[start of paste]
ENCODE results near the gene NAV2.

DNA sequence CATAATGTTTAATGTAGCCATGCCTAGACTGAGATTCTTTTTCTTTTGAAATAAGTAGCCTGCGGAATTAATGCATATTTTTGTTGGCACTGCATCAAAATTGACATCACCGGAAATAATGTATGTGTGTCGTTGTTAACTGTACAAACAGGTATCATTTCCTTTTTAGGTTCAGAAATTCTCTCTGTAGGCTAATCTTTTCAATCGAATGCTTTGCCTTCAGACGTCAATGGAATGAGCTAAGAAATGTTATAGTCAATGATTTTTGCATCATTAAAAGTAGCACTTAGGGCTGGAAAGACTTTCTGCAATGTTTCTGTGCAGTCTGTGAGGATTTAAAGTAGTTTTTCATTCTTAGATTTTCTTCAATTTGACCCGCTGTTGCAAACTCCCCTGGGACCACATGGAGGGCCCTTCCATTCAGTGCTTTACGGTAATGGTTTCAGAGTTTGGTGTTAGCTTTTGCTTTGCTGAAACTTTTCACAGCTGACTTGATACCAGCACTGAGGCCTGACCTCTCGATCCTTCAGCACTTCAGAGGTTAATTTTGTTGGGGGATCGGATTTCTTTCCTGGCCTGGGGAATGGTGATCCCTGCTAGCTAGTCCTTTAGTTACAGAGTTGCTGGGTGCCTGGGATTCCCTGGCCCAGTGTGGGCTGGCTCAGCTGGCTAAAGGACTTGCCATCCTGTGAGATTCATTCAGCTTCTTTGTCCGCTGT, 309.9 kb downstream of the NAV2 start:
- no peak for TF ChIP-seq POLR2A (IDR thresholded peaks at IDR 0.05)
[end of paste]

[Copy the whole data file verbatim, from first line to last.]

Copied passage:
ENCODE results near the gene NAV2.

DNA sequence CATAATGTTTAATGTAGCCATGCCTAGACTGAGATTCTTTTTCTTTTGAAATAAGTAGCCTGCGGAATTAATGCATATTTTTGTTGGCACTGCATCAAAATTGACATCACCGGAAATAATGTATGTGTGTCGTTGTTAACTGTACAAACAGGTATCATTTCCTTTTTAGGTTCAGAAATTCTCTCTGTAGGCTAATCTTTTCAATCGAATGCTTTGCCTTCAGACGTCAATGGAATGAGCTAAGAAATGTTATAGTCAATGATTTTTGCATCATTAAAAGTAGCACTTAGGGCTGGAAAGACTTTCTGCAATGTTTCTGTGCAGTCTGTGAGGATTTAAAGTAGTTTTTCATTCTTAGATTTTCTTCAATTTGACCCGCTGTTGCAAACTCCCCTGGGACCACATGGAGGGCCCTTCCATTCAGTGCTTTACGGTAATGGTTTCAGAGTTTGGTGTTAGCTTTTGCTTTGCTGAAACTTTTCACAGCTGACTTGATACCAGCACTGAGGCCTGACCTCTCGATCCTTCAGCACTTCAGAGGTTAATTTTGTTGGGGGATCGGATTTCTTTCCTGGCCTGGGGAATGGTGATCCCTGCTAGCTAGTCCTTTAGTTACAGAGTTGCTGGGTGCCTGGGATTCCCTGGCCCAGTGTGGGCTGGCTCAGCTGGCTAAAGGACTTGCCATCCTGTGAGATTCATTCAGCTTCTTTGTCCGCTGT, 309.9 kb downstream of the NAV2 start:
- no peak for TF ChIP-seq POLR2A (IDR thresholded peaks at IDR 0.05)